- Kymberlie ~ WriterOfTheStorm.com
- Kymberlie Ingalls is native to the Bay Area in California. She is a pioneer in blogging, having self-published online since 1997. Her style is loose, experimental, and a journey in stream of consciousness. Works include personal essay, prose, short fictional stories, and a memoir in progress. Thank you for taking a moment of your time to visit. Beware of the occasional falling opinions. For editing services: http://www.rainfallpress.com/
Friday, July 22, 2011
“I see the same stars through my window that you see through yours, but we’re worlds apart, worlds apart. And I see the same skies through brown eyes that you see through blue, but we’re worlds apart, worlds apart..”
“In the process of gaining our rightful place we must not be guilty of wrongful deeds. Let us not seek to satisfy our thirst for freedom by drinking from the cup of bitterness and hatred.” – Martin Luther King, Jr.
I don’t understand racism. Truly I don’t. Nowhere in my mind can I fathom the idea that any color of skin is superior to another. This would be surprising to most, considering the history of such thought in my family, in my upbringing. To this day snide comments and bad behavior are apparent around the dinner table, and it saddens me.
To that degree, I don’t understand organized religion either, and why it is so often used as a weapon to beat others down, and again give some a sense of superiority. Your God or Goddess is not any better or worse than mine, if I chose to believe in one. But I won’t be coerced into believing in a certain faith simply based on my Western culture and geography.
Faith to me is a very simple thing. It consists of one belief which has been translated into thousands of religions: Do the right thing, do no harm to others. Balance. Am I perfect? Is anyone? Of course not. But my karma is hopefully balanced. Atonement goes a long way. And gods are colorblind.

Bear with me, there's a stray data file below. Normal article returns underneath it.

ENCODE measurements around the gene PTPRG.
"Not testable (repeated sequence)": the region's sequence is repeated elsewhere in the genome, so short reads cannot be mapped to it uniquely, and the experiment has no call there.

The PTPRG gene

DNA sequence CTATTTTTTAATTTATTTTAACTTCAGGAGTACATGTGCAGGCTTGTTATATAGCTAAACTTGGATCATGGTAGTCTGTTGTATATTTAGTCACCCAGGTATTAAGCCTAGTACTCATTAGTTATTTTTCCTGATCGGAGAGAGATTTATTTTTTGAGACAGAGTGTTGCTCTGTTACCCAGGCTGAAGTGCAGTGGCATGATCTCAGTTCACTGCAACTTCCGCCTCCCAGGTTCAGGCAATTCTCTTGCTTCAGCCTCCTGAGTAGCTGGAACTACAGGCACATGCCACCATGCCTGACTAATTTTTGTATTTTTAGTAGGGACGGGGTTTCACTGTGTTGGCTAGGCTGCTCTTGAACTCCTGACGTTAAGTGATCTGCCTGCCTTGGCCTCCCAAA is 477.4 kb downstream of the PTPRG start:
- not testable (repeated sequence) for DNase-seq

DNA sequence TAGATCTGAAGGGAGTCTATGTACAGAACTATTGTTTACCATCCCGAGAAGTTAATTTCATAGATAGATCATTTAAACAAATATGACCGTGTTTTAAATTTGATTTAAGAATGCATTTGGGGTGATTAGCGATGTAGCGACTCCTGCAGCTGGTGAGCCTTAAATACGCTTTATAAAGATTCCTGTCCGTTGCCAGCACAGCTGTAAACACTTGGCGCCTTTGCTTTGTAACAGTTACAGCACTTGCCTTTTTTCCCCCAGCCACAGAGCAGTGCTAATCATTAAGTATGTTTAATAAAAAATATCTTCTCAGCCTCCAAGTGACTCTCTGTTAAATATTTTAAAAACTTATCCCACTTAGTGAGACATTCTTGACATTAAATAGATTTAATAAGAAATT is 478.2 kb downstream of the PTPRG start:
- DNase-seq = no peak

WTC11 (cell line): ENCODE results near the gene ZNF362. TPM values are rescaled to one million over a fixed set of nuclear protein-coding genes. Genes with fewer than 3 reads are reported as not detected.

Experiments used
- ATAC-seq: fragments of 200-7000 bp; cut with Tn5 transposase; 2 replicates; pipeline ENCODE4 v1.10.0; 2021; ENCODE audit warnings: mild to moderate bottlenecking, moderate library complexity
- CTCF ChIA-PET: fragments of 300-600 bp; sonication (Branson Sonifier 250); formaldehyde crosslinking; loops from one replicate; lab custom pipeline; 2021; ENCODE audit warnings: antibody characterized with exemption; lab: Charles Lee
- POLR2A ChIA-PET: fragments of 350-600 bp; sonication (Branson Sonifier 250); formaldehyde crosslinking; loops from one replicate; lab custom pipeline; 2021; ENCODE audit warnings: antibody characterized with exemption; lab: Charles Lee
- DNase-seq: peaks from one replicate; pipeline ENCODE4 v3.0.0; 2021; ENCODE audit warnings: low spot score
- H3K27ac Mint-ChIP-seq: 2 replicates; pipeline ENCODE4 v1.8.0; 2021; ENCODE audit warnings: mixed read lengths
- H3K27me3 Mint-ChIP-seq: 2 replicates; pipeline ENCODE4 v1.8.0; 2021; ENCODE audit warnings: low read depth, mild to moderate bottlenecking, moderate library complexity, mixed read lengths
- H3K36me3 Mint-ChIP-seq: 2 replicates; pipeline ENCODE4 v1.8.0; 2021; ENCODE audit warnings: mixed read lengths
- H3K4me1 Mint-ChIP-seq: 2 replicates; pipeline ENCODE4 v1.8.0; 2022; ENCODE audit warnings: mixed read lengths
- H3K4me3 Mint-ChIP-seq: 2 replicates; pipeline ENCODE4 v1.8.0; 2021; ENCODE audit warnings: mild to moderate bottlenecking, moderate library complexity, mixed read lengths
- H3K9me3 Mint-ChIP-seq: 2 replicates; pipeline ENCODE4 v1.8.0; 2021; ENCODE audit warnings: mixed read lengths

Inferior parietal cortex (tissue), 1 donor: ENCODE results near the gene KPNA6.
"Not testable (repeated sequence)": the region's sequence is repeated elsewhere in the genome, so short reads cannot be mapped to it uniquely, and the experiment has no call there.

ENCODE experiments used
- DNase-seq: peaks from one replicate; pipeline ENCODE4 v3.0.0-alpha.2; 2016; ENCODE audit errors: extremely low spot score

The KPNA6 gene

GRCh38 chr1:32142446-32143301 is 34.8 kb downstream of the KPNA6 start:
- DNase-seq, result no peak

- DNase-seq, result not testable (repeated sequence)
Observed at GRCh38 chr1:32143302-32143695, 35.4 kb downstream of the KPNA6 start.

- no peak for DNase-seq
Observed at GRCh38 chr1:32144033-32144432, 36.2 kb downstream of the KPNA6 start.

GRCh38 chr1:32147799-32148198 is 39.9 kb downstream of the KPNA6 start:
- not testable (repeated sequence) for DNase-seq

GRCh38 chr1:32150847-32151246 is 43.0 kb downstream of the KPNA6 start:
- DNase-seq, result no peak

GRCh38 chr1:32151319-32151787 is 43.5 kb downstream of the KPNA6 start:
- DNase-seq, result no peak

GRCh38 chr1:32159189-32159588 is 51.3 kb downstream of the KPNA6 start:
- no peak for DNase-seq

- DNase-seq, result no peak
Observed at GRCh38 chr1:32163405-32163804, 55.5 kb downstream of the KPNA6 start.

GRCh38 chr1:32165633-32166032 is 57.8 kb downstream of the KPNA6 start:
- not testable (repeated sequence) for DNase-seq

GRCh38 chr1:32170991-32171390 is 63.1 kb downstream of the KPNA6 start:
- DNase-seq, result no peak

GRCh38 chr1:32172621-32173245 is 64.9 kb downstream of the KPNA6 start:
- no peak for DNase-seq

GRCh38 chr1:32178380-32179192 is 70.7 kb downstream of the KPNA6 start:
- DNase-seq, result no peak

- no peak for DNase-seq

The color of my skin is about as white as can be. Many would think this has given me an advantage in my life. To those who naively think so, I invite to walk in my shoes. I know poverty, and hardship. I know despair, joy, anger and triumph. I know mistakes, and how to live with and learn from them. Pierce my skin and I promise that the same red blood flows through my veins as does anyone else’s. There have been glances from those who presume to be better than I in appearance, income or education.
Most importantly, I know the feeling of having personal freedoms stripped away, which seems to be the undercurrent of racism and the lack of civil liberties that Dr. King spoke of. To not be able to leave my home out of fear, and for the same reason not to feel safe in it. Knowing that others have wanted to corner me, cage me and own me. Being beaten, hated for no reason other than being alive, this has all been a familiar way of life.
My neighborhoods were primarily white throughout my childhood. It wasn’t until high school when I’d moved to the other side of town, where students were bussed in from the neighboring cities that I faced culture shock. Never had I seen such diversity, and promptly came home on the first day to declare my mutiny upon being the minority for the first time in my young life.
By the time I graduated, there was an understanding of the value of such diverse backgrounds and races. To this day it’s what ended up being the most important part of my education.
Now, I’m not saying I don’t laugh at the jokes about other races, including my own. Laughter is a common bond and if we can laugh at ourselves it goes a long way toward understanding. I’ve told some off-color jokes, but never with the intent of malice.
We’ve had lots of issues lately in our country regarding immigrancy. My personal take is that I don’t care who comes here to work and live and dream, as long as they are legal and not just here to drop a baby for their own citizenship. See, equality to me is not based on skin color, it’s based on paying the same taxes as everyone else. That’s all I ask. Give up forty percent of your paycheck like the rest of us.
No matter how it’s looked at, we’re all from the same cloth. If created by God, if evolutionized from the ocean, or reincarnated out of the same spiritual sands, we have all arrived here and need to coexist somehow. Especially as our colors are melting together more as each generation comes.